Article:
John DeLisa is a traveling performer who currently works on Viking Cruise Lines. He is also a recovering alcoholic. This presents a unique challenge to working a program and staying sober.
John knows that sharing stories is crucial to recovery and emailed SHAIR to talk about his experience. Listen as he takes us through his reckless days of drinking to finding sobriety, and how he has helped bring recovery awareness to college campuses.
CLEAN DATE: Sept. 5TH, 2011
Listen to John’s story now!
Here are a few highlights from our interview. To get the full story please join us on the podcast now!
Working on a cruise ship, John DeLisa must be trained in what to do in case of an emergency. One thing that all cruise workers have in case they have to abandon ship is a grab bag that contains survival gear. Each morning, they pick up their grab bag and put it back down. Whether they need it or not, they must always be ready to take it with them.
John uses the same strategy to stay sober. He has his “recovery grab bag.” It’s not a literal bag, but it is the combination of tools he keeps with him. River, ocean or road, John gets on his knees in the morning to thank God and ask for help. He meditates. He also uses social media, but not in the way most people use it. John checks in with people all around the globe. John can’t physically go to meetings and sit with others face to face, but he knows who to count on the internet. His buddies online are just as close to him spiritually as his sponsor in Orlando.
You can’t rely on four walls to be your recovery.
John began his recovery in the rooms, so when he first took on his job, he was terrified to go abroad without meetings. He and his sponsor sat down and made a plan, the recovery grab bag for being overseas. John was surprised to find others in recovery and Friend of Bill meetings taking place on ships. By bringing recovery with him, amazing people have come into his life.
Recovery is not here to limit us. It’s here to set us free.
John DeLisa was raised Catholic, which brought him injury and pain. Because of that, he was hard-headed about God for a long time. Now he counts on Him for everything. The main thing to remember is to keep his spirituality as simple as possible. He cites a quote from the movie Rudy that says that there are only two things to know. That…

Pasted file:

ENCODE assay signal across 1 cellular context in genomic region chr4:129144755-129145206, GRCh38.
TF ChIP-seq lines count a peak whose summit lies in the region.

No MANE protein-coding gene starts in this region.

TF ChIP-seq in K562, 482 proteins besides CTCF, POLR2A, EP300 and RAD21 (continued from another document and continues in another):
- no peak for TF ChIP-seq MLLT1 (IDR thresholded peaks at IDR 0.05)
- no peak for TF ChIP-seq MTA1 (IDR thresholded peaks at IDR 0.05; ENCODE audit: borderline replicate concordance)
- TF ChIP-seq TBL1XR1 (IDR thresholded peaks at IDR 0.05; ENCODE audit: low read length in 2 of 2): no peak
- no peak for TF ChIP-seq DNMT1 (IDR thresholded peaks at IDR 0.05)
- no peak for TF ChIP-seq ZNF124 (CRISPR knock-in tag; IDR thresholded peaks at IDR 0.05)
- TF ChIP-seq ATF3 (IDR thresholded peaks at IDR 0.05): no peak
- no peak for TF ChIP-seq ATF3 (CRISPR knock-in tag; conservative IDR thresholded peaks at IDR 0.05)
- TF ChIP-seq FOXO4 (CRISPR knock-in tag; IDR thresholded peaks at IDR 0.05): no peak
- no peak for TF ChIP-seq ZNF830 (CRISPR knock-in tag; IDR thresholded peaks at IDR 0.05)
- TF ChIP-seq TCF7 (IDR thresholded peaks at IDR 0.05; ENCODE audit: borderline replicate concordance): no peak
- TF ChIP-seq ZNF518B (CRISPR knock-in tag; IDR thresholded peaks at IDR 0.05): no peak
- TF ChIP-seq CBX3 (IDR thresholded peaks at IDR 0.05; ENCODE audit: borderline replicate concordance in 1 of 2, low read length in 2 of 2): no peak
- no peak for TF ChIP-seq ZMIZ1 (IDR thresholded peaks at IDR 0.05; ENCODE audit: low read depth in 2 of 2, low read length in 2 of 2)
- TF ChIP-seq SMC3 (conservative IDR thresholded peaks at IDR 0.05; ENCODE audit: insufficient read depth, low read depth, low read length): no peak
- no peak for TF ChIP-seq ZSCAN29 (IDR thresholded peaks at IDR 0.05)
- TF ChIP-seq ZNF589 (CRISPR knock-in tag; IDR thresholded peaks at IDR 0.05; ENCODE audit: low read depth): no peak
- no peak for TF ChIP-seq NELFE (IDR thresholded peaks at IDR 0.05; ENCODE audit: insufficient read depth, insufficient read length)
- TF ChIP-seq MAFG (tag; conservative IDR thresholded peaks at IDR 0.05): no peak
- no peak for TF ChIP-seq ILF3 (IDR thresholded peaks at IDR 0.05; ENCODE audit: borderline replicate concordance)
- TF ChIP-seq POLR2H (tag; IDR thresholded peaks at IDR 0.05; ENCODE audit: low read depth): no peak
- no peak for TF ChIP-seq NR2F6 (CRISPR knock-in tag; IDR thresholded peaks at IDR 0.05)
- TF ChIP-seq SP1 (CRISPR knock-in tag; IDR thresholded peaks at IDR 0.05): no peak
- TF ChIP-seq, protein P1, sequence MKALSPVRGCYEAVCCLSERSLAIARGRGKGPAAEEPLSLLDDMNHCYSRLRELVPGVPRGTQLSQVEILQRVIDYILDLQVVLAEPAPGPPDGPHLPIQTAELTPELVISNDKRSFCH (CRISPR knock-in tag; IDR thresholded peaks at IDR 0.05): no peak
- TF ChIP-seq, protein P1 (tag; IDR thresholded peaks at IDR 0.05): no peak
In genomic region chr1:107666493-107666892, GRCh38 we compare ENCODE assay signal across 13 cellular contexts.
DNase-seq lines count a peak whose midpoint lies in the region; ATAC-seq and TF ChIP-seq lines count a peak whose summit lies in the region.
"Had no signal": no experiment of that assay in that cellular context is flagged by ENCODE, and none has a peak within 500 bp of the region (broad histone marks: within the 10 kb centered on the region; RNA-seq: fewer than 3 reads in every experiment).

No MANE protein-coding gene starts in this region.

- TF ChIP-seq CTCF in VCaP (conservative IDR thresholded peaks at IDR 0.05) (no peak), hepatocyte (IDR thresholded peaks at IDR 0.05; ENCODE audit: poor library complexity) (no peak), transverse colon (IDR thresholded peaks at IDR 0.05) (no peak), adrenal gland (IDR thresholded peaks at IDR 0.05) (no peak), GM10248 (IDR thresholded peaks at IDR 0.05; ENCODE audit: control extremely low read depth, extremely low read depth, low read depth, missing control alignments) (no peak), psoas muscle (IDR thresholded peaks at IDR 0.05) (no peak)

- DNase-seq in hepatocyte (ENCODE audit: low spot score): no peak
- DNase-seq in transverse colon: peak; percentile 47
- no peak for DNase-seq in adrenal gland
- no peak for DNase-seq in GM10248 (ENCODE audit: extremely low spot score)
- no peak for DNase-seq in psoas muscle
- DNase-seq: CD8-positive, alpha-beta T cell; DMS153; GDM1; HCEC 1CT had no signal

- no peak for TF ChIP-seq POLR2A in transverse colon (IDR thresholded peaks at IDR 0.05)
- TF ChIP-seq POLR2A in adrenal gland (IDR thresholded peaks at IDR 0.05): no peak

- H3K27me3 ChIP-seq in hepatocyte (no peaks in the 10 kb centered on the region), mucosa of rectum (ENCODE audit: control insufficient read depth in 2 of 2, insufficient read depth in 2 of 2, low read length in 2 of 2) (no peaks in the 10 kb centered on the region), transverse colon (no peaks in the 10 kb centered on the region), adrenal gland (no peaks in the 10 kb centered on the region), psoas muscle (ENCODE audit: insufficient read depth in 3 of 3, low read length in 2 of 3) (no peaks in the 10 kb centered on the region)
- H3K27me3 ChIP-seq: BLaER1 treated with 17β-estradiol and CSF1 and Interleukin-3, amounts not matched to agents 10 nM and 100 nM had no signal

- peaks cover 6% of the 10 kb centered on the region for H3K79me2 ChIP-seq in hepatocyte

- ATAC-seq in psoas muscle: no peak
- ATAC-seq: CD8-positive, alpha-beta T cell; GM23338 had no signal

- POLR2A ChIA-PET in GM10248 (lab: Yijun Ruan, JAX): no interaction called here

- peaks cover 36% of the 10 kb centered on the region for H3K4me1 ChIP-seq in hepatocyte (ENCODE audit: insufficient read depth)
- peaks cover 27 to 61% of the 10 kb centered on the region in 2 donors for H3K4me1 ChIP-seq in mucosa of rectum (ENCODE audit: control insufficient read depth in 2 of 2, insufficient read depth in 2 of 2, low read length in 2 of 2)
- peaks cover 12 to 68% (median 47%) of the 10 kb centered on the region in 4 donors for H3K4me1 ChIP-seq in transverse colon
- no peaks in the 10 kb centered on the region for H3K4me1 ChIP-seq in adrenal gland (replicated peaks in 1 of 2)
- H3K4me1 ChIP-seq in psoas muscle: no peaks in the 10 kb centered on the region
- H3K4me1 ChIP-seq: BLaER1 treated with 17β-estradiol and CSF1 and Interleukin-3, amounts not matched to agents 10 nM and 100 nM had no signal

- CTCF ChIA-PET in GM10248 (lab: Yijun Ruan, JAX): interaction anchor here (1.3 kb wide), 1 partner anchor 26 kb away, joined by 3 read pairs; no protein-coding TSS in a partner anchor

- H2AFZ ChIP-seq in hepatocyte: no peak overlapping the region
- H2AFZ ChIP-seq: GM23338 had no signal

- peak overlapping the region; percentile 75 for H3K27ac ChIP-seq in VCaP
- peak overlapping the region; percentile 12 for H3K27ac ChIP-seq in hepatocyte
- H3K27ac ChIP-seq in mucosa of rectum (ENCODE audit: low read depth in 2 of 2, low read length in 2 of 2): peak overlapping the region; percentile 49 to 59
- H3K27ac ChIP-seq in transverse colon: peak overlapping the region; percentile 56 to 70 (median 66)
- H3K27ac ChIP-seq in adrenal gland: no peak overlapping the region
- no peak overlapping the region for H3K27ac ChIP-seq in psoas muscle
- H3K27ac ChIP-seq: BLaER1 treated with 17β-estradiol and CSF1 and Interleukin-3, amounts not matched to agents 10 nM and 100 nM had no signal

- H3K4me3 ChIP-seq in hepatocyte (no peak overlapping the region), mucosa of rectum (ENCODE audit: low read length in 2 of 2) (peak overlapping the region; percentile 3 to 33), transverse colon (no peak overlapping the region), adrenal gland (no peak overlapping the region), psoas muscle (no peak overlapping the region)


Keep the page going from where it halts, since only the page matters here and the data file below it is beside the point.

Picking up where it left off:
“God exists, and I am not Him.”
The First Time
John took his first drink when he went to college at Florida State University. He was the new kid and wanted to fit in, so he had to give alcohol a try. The first drink he tried was Samuel Adams beer. He loved the commercials, but ended up hating the beer. He immediately decided that drinking was not for him.
Then a girl offered him rose wine. He loved the sugar and sweetness and proceeded to drink every unfinished glass of wine at the party. John always had a big problem with vulnerability, and alcohol became his potion, his shield. All his problems melted away. He felt indestructible.
John’s family had a background of divorce and trauma. He had a difficult time coping, but his family’s way of dealing with problems was to buck up and carry on. John is the oldest of his siblings, which made him feel like he was under pressure to lead. He craved power his whole life. Alcohol gave him that.
John says he was a musical freak his since birth and was extremely successful in any kind of performance he was involved in. When this combined with his ego, he felt like a demigod. For an addict who was not dealing with his issues, it created a huge God complex.
Looking back at it through the lense of recovery, I was a little asshole.